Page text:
Ultimately, Hooked on You has some funny aspects to it that are worth checking out for Dead by Daylight fans, but for everyone else who might not be familiar with the lore, this feels like a weaker dating sim that isn't able to truly feel like its own game that's independent of the main series.
If you are totally new to this PC release and were simply waiting for PlayStation to bring it over to PC, you'll have a blast experiencing Spider-Man's story that rivals his big-picture adaptations and shouldn't have many issues at all, hardware permitting.
Cult of the Lamb has the potential to be one of the next big indie hits. The cute art style and comparisons to Hades and Animal Crossing: New Horizons will draw potential players in, but the game truly stands alone as its own experience with an intriguing story, a haunting score, and a world that grows more and more alive the longer you stay in it. The blend of gameplay styles also addresses some of the criticisms of both the roguelike genre and the farm management genres – runs are deliberately shorter so players can spend more time at the homestead, but the homestead isn't so much of a resource sink that players will feel they need to spend all their time cleaning up their camp instead of killing enemy cultists. Cult of the Lamb expertly balances a number of different mechanics, themes, and gameplay styles to create a fiendishly good time, making this game a hauntingly fun escape.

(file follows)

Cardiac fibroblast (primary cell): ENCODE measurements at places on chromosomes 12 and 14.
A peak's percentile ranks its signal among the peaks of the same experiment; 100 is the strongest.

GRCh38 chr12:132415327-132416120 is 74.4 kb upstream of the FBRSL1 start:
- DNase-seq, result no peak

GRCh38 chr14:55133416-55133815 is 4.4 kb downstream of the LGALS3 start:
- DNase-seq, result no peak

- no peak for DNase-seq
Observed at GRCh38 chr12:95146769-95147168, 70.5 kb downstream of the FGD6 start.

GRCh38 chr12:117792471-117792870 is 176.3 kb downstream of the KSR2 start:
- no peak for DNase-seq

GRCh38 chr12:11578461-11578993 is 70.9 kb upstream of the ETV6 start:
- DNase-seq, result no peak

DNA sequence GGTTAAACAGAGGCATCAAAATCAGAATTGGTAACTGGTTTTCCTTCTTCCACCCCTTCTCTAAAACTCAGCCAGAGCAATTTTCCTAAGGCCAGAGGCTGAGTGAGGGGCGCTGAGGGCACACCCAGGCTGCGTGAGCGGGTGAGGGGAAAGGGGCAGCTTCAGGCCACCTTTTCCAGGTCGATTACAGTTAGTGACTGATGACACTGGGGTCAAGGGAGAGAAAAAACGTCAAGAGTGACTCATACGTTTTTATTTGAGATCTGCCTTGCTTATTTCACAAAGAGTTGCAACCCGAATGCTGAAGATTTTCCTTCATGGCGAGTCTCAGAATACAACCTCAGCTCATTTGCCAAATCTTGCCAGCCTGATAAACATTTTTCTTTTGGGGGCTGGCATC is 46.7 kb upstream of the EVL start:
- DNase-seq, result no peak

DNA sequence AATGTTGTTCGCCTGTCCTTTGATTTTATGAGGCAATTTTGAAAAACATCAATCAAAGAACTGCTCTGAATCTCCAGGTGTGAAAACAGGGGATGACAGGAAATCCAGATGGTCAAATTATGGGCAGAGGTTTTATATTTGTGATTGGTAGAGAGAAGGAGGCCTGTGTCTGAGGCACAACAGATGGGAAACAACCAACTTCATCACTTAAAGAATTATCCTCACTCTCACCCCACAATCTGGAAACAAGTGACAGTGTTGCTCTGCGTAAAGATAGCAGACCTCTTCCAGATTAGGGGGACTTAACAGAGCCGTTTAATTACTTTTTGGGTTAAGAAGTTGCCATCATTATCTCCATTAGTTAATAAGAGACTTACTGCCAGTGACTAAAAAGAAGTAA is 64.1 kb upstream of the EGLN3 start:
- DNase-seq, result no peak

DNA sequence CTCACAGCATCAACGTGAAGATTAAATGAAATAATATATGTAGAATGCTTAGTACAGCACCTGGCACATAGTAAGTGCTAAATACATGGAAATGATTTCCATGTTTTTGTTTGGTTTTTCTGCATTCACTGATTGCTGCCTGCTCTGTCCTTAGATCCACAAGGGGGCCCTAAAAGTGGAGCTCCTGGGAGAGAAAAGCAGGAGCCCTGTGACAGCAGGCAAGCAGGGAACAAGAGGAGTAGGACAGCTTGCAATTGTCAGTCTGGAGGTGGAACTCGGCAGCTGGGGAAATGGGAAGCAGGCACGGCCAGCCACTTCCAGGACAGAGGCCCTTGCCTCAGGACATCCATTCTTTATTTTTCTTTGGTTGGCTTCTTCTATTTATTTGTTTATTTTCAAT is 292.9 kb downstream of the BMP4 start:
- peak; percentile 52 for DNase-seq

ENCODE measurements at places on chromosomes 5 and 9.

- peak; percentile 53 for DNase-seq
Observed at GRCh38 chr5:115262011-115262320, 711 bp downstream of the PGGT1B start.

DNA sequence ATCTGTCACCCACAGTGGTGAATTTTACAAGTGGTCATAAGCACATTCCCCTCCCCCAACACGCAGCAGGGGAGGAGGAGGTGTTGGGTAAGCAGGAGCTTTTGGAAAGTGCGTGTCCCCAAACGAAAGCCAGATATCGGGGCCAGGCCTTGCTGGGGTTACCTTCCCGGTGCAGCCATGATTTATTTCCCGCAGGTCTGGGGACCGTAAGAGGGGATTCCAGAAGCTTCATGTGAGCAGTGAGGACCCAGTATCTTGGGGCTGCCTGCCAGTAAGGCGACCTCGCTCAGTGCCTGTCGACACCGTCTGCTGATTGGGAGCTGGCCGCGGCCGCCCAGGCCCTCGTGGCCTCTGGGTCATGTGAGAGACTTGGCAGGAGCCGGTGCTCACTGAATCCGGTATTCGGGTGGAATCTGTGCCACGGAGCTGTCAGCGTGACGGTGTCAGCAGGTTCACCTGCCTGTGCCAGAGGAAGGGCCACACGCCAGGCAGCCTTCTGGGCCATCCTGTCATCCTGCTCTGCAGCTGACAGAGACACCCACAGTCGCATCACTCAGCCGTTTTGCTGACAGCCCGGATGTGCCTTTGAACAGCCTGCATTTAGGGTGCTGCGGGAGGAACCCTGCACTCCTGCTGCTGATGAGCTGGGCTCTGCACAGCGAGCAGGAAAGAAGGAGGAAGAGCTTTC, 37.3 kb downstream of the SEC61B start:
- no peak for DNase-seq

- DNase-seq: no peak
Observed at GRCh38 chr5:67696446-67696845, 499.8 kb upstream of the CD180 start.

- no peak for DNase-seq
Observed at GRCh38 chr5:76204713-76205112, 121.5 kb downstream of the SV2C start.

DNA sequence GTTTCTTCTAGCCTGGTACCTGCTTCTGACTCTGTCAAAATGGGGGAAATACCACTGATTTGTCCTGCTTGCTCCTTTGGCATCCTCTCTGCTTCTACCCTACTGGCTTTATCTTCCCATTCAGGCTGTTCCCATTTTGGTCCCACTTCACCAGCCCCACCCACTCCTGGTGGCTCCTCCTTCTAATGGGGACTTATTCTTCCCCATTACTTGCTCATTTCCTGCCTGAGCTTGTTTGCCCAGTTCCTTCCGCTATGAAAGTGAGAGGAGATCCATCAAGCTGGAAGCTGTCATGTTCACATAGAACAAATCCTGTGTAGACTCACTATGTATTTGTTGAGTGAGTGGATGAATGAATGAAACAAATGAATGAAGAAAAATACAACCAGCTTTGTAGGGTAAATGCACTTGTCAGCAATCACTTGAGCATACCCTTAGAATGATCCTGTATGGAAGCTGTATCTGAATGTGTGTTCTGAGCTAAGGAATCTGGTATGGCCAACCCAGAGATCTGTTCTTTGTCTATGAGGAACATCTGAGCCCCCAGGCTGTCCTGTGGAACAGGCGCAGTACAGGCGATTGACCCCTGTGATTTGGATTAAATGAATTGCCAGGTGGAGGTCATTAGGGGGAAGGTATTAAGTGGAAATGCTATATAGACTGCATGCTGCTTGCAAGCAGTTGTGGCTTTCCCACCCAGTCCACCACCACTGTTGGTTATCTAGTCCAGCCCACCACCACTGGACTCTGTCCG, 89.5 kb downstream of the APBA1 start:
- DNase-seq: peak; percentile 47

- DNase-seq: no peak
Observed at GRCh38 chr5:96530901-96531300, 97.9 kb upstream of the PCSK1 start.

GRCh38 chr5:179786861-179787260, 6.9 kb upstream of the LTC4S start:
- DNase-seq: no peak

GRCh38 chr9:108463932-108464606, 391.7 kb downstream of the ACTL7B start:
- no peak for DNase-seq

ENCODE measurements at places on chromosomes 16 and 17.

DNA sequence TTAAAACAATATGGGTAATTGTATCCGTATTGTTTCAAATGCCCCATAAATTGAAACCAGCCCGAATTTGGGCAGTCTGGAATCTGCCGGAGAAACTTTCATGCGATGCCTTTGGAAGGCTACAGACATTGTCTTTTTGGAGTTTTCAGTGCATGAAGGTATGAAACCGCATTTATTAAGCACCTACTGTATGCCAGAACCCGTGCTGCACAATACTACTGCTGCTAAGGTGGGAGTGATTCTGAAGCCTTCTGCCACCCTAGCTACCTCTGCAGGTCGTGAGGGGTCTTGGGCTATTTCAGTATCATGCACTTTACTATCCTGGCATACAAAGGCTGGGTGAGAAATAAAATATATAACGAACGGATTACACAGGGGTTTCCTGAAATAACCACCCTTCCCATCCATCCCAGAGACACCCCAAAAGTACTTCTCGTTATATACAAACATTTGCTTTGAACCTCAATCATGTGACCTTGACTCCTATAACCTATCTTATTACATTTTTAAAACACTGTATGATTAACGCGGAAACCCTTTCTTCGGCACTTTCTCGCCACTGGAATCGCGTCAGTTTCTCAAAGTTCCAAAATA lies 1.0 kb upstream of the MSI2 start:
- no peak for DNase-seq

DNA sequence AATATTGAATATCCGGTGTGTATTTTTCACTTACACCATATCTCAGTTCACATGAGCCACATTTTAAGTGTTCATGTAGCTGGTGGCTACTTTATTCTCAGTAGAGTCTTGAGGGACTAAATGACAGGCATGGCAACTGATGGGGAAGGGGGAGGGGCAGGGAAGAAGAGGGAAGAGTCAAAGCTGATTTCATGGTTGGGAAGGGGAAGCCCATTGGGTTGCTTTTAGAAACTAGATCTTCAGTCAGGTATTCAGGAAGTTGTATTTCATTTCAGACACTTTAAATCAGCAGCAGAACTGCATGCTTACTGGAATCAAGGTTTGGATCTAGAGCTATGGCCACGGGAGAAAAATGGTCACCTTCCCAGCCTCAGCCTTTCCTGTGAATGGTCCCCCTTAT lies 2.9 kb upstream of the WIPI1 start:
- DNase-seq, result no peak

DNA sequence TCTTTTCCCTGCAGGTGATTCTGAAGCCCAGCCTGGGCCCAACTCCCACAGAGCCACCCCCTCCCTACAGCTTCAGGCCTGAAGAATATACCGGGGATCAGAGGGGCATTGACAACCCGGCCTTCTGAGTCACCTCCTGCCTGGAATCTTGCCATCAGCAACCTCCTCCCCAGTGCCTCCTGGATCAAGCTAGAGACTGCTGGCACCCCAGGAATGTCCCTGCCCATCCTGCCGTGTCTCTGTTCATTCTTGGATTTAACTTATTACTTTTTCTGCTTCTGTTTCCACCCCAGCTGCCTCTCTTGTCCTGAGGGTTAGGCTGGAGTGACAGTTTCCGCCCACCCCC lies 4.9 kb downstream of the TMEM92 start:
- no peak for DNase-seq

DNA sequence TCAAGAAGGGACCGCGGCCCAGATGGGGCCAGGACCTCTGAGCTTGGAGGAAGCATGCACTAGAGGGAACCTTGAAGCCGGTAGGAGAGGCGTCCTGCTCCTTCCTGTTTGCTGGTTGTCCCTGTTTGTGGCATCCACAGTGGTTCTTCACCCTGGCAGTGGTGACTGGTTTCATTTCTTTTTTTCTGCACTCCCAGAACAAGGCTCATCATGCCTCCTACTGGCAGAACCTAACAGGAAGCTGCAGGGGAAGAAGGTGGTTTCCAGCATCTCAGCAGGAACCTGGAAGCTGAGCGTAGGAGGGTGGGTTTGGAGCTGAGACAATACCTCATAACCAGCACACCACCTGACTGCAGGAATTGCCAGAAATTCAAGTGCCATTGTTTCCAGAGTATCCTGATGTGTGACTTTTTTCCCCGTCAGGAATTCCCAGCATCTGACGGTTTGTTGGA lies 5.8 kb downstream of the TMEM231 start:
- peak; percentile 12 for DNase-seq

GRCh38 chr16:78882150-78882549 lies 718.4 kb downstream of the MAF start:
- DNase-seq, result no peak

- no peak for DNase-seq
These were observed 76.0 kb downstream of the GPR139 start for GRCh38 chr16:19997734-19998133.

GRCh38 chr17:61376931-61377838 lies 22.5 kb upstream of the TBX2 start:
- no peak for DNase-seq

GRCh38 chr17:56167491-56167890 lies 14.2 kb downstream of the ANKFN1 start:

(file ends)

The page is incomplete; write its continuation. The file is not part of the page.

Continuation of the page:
While I've joked while playing that Xenoblade Chronicles 3 was a great series of cutscenes with some fighting in between, the game gets away with its glut of cutaways because the story is quite good. Sure, people can see some of the twists coming from a mile away, but the core mystery is so intriguing and weird that you really want to keep playing to figure out just what the heck is going on.
Despite being so old, this is one of the more inventive and creative RPGs that I have ever played, and it really shows where some of Square's ideas for later projects came from. Those who have been waiting patiently for decades to experience Live A Live will no doubt be happy with this remake, and anyone else who is merely looking to scratch their itch for a new RPG to play should find a lot to like here, too.